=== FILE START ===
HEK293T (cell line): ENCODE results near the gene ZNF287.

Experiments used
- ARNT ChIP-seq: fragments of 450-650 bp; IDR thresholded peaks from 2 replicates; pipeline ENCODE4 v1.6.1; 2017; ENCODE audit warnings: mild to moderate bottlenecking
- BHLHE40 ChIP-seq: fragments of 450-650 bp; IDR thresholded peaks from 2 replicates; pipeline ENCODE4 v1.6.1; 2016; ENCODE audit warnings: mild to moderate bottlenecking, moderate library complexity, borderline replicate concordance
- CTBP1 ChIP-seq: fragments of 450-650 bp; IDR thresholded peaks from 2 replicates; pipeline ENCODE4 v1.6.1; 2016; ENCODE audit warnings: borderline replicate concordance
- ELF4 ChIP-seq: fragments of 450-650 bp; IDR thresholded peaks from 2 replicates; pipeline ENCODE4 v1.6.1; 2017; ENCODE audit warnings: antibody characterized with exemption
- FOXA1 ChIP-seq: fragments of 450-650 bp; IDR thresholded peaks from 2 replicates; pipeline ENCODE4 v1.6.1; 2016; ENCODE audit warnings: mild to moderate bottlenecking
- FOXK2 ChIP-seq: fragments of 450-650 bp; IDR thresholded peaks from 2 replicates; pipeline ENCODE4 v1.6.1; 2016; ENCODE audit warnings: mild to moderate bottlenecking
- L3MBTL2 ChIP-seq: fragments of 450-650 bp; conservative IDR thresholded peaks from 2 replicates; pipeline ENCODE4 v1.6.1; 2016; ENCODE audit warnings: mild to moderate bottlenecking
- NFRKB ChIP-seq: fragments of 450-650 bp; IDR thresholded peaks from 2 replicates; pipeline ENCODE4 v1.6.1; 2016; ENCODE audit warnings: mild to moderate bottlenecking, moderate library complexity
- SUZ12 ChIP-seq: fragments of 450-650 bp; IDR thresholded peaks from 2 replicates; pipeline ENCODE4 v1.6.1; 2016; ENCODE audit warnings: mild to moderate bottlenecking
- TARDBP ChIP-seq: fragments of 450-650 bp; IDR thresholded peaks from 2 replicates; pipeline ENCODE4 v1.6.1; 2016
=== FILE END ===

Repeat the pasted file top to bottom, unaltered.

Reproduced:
HEK293T (cell line): ENCODE results near the gene ZNF287.

Experiments used
- ARNT ChIP-seq: fragments of 450-650 bp; IDR thresholded peaks from 2 replicates; pipeline ENCODE4 v1.6.1; 2017; ENCODE audit warnings: mild to moderate bottlenecking
- BHLHE40 ChIP-seq: fragments of 450-650 bp; IDR thresholded peaks from 2 replicates; pipeline ENCODE4 v1.6.1; 2016; ENCODE audit warnings: mild to moderate bottlenecking, moderate library complexity, borderline replicate concordance
- CTBP1 ChIP-seq: fragments of 450-650 bp; IDR thresholded peaks from 2 replicates; pipeline ENCODE4 v1.6.1; 2016; ENCODE audit warnings: borderline replicate concordance
- ELF4 ChIP-seq: fragments of 450-650 bp; IDR thresholded peaks from 2 replicates; pipeline ENCODE4 v1.6.1; 2017; ENCODE audit warnings: antibody characterized with exemption
- FOXA1 ChIP-seq: fragments of 450-650 bp; IDR thresholded peaks from 2 replicates; pipeline ENCODE4 v1.6.1; 2016; ENCODE audit warnings: mild to moderate bottlenecking
- FOXK2 ChIP-seq: fragments of 450-650 bp; IDR thresholded peaks from 2 replicates; pipeline ENCODE4 v1.6.1; 2016; ENCODE audit warnings: mild to moderate bottlenecking
- L3MBTL2 ChIP-seq: fragments of 450-650 bp; conservative IDR thresholded peaks from 2 replicates; pipeline ENCODE4 v1.6.1; 2016; ENCODE audit warnings: mild to moderate bottlenecking
- NFRKB ChIP-seq: fragments of 450-650 bp; IDR thresholded peaks from 2 replicates; pipeline ENCODE4 v1.6.1; 2016; ENCODE audit warnings: mild to moderate bottlenecking, moderate library complexity
- SUZ12 ChIP-seq: fragments of 450-650 bp; IDR thresholded peaks from 2 replicates; pipeline ENCODE4 v1.6.1; 2016; ENCODE audit warnings: mild to moderate bottlenecking
- TARDBP ChIP-seq: fragments of 450-650 bp; IDR thresholded peaks from 2 replicates; pipeline ENCODE4 v1.6.1; 2016